NASA technologist offers insight on fellowships, manned Mars mission - Purdue Exponent: Campus

NASA technologist offers insight on fellowships, manned Mars mission

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Posted: Thursday, October 4, 2012 10:00 am

Robots shooting lasers on the surface of Mars probably sounds like science fiction, but according to one expert it’s a reality.

Mason Peck, NASA’s chief technologist, spoke Wednesday to a crowd of about 50 students and faculty about the future of the NASA space program. Peck’s lecture was part of a space program initiative that is reaching out to researchers, universities and the private sector to help in the development of technologies.

By offering grants and fellowships to graduate students and faculty, NASA is able to provide funding and the chance to work directly with the space program.

One such program is the NASA Space Technology Research Fellowships.

“These are grad students funded by NASA for up to $66,000 per year for up to three years,” Peck said.

He said Purdue should be proud of the fact that it has eight fellows in the program.

Peck said the space program is also offering a number of Centennial Challenges. These challenges encourage private sector companies, self-funded teams and individuals as well as student groups to take part in the development and further researching of space related technologies.

“We are able to encourage individuals (and) private companies, to make contributions without all the overhead and rules and regulations of a typical NASA contract,” Peck said. “We get a great payoff on this.”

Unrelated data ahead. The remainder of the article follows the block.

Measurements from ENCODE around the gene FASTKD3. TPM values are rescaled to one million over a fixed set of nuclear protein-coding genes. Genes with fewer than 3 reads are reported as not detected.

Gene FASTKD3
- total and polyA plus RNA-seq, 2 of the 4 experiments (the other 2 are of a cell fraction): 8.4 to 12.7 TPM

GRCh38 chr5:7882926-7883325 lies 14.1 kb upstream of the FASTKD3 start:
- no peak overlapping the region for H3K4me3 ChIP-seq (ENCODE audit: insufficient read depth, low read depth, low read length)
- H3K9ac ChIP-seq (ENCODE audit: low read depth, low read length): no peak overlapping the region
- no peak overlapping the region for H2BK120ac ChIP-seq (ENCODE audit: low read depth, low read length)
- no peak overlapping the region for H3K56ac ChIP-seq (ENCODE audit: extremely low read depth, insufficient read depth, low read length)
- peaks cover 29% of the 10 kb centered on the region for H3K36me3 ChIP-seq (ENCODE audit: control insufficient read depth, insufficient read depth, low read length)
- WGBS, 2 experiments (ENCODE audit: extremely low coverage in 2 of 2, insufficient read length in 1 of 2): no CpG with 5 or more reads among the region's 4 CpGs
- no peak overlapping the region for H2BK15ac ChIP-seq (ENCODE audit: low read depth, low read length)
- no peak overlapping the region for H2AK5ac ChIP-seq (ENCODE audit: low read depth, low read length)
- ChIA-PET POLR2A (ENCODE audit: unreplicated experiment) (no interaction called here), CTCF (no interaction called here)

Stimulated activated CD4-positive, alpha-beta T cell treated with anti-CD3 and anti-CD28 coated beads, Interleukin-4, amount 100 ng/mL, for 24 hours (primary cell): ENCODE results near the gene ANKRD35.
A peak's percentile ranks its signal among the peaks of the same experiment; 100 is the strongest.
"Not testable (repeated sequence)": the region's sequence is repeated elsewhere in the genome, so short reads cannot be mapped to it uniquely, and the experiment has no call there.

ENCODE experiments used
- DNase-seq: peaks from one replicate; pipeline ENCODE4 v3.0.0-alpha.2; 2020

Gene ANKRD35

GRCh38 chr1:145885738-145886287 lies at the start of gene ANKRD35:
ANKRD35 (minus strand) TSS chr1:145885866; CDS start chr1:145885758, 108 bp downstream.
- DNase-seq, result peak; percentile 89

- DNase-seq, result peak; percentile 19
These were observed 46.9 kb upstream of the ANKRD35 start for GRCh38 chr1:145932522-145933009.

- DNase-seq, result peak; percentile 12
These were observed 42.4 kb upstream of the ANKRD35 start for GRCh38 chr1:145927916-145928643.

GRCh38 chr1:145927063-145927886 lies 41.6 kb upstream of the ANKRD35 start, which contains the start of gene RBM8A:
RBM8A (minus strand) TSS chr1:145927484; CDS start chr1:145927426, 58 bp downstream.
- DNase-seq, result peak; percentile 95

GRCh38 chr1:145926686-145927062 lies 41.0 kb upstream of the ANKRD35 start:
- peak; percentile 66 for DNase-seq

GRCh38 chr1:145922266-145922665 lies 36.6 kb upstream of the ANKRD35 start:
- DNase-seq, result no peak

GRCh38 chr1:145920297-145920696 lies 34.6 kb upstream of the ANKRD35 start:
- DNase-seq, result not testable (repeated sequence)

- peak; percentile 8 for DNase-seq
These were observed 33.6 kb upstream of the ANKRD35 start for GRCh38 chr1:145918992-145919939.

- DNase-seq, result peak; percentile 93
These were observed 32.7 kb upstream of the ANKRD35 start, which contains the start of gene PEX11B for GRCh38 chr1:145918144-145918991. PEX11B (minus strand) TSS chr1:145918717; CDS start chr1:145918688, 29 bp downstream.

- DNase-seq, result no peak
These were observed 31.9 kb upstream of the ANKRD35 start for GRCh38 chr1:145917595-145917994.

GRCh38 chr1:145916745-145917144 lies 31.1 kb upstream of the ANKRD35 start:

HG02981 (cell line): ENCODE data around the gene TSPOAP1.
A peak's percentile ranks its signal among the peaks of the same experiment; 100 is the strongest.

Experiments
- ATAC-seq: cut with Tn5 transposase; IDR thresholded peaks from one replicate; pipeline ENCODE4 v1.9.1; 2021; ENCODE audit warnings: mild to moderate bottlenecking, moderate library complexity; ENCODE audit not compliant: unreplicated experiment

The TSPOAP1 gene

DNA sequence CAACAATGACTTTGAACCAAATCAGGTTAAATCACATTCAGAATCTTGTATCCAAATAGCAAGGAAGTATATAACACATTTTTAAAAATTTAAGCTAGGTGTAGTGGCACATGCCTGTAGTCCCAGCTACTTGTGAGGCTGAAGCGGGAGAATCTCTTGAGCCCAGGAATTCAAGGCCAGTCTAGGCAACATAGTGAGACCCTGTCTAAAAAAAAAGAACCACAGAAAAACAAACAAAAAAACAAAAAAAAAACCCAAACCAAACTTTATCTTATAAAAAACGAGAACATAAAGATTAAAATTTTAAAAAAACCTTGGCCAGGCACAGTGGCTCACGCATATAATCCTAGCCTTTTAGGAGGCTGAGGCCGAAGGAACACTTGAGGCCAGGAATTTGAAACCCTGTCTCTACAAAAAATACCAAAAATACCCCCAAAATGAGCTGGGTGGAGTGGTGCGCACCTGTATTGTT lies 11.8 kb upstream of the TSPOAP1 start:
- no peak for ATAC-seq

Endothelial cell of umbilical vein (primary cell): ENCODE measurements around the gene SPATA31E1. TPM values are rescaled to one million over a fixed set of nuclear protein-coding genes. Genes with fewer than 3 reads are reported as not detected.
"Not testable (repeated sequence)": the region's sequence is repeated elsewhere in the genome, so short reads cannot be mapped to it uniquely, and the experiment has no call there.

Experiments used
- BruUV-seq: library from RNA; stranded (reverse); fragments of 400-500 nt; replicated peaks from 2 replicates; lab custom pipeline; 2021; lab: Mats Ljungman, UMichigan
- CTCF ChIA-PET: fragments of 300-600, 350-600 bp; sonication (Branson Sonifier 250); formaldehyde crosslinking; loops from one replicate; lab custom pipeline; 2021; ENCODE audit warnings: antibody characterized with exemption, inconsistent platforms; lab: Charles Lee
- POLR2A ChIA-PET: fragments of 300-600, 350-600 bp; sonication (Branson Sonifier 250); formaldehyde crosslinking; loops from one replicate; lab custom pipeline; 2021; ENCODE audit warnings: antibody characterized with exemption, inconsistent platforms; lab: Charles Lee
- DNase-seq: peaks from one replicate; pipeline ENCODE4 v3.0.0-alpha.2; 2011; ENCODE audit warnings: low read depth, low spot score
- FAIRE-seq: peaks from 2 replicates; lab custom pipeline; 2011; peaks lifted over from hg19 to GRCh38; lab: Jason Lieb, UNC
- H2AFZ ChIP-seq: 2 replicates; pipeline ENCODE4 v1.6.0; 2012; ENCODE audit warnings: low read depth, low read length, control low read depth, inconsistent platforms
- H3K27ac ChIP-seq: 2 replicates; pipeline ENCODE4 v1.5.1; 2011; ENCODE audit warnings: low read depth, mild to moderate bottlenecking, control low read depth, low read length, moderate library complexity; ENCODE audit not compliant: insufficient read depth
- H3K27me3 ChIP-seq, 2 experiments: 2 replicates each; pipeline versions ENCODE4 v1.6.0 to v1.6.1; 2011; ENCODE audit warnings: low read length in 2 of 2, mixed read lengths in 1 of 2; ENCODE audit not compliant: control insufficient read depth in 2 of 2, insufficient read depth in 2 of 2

Peck’s lecture also included a video documenting the landing of the Curiosity rover on the surface of Mars. Peck explained some of the new technologies in use and those in development by NASA and the organization’s plan moving forward.

“In the next couple of days we’re going to release this (strategic plan),” Peck said. “(The plan) is the culmination of about two years of work at the agency, also by the way a number of faculty members at your university, in working on what are the priority of events (for NASA).

A manned trip to Mars sometime between 2020 and 2030 was among those goals.

Nick Sakamoto, a graduate student, said although he doesn’t keep up with NASA, it was interesting to see the organization’s plan for the future.

“We hear about how the space shuttle program is getting shut down. You think, ‘OK, well what’s NASA going to do now without that kind of stuff?’” Sakamoto said. “It’s kind of cool to see all the stuff they’re actually working on. It was very interesting, and that they’re starting to extend a hand now to universities to fund them and fund research that way – which, that’s pretty cool, I think.”

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